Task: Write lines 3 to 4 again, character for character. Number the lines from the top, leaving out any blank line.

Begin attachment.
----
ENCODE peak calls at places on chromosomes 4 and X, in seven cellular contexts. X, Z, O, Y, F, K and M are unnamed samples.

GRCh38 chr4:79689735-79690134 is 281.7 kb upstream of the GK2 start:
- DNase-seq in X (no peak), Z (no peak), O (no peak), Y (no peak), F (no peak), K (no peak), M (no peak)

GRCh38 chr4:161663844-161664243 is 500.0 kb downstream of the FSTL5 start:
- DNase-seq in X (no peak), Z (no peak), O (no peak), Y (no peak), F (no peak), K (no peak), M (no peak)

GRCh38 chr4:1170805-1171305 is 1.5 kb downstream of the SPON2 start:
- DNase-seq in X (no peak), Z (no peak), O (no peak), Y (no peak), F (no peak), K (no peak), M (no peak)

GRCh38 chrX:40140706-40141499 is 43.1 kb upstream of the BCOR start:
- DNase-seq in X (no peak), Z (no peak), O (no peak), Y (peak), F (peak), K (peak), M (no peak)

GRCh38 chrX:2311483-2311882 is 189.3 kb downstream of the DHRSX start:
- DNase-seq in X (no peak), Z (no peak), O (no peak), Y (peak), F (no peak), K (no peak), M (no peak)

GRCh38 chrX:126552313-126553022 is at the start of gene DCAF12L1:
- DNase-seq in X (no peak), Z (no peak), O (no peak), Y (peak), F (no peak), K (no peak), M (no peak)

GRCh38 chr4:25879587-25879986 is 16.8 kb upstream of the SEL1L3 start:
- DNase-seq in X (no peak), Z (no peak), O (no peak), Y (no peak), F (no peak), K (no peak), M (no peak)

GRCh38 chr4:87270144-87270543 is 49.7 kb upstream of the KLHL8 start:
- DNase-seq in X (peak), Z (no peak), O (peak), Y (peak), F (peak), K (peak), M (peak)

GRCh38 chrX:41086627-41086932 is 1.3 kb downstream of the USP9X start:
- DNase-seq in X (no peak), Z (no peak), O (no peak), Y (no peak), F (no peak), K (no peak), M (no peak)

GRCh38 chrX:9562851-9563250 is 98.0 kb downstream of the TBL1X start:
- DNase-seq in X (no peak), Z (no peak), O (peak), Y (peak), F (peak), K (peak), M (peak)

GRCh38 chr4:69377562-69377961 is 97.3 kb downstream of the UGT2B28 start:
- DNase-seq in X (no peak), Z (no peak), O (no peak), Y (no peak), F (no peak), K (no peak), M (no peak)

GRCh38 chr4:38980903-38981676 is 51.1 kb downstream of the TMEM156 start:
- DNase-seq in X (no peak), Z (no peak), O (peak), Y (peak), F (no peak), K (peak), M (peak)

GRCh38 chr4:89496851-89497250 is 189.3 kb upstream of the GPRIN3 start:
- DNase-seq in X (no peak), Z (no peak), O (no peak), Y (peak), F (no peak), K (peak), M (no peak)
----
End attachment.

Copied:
- DNase-seq in X (no peak), Z (no peak), O (no peak), Y (no peak), F (no peak), K (no peak), M (no peak)

GRCh38 chr4:161663844-161664243 is 500.0 kb downstream of the FSTL5 start: